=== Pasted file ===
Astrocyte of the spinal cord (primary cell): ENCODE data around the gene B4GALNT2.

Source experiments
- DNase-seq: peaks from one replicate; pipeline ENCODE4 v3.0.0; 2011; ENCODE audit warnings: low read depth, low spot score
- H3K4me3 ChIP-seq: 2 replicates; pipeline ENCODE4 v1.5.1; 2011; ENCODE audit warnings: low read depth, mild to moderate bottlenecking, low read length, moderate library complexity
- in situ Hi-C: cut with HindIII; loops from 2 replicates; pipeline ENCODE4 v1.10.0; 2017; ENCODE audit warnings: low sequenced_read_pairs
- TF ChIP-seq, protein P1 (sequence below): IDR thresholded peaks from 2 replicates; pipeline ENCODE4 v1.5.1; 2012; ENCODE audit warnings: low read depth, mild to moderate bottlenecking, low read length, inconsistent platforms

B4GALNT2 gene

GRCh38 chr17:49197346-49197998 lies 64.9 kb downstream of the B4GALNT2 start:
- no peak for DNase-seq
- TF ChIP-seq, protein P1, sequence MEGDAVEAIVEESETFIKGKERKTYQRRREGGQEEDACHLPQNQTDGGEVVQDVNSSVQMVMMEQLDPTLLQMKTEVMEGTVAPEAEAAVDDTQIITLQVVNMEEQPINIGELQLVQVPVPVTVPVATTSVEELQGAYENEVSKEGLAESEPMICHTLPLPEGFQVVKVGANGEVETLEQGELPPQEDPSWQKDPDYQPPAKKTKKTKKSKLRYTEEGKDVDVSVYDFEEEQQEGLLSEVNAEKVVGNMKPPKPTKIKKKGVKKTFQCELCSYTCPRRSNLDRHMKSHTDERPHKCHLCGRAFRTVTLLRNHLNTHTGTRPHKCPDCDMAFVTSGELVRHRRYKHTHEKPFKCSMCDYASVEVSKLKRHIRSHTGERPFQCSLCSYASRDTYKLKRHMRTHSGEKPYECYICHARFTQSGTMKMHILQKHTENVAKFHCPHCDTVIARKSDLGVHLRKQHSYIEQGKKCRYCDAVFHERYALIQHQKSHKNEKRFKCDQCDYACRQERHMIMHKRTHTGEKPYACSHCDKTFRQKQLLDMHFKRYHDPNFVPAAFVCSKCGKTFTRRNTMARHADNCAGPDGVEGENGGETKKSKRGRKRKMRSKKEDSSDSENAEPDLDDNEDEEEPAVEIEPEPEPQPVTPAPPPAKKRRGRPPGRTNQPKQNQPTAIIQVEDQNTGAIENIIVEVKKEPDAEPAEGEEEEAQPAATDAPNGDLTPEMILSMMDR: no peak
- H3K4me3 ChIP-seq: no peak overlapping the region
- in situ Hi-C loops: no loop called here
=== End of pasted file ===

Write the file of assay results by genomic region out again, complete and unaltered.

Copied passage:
Astrocyte of the spinal cord (primary cell): ENCODE data around the gene B4GALNT2.

Source experiments
- DNase-seq: peaks from one replicate; pipeline ENCODE4 v3.0.0; 2011; ENCODE audit warnings: low read depth, low spot score
- H3K4me3 ChIP-seq: 2 replicates; pipeline ENCODE4 v1.5.1; 2011; ENCODE audit warnings: low read depth, mild to moderate bottlenecking, low read length, moderate library complexity
- in situ Hi-C: cut with HindIII; loops from 2 replicates; pipeline ENCODE4 v1.10.0; 2017; ENCODE audit warnings: low sequenced_read_pairs
- TF ChIP-seq, protein P1 (sequence below): IDR thresholded peaks from 2 replicates; pipeline ENCODE4 v1.5.1; 2012; ENCODE audit warnings: low read depth, mild to moderate bottlenecking, low read length, inconsistent platforms

B4GALNT2 gene

GRCh38 chr17:49197346-49197998 lies 64.9 kb downstream of the B4GALNT2 start:
- no peak for DNase-seq
- TF ChIP-seq, protein P1, sequence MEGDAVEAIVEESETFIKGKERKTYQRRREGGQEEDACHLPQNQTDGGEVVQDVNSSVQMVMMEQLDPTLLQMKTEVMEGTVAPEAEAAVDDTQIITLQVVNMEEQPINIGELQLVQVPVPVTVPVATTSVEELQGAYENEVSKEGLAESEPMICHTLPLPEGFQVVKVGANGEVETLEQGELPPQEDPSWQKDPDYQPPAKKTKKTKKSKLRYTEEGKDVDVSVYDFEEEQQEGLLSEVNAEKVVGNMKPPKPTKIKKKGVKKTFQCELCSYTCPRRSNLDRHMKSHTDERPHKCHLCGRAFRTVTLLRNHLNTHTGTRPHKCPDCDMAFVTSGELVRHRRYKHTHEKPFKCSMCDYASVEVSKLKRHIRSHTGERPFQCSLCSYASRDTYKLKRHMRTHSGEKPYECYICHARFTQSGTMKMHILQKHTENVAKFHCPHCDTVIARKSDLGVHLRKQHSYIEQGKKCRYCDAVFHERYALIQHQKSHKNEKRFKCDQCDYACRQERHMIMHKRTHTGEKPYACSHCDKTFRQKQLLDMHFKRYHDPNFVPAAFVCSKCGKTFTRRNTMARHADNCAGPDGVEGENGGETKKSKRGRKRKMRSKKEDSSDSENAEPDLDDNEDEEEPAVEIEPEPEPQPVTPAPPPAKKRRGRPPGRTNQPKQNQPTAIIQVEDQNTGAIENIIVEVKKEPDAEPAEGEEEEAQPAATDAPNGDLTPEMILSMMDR: no peak
- H3K4me3 ChIP-seq: no peak overlapping the region
- in situ Hi-C loops: no loop called here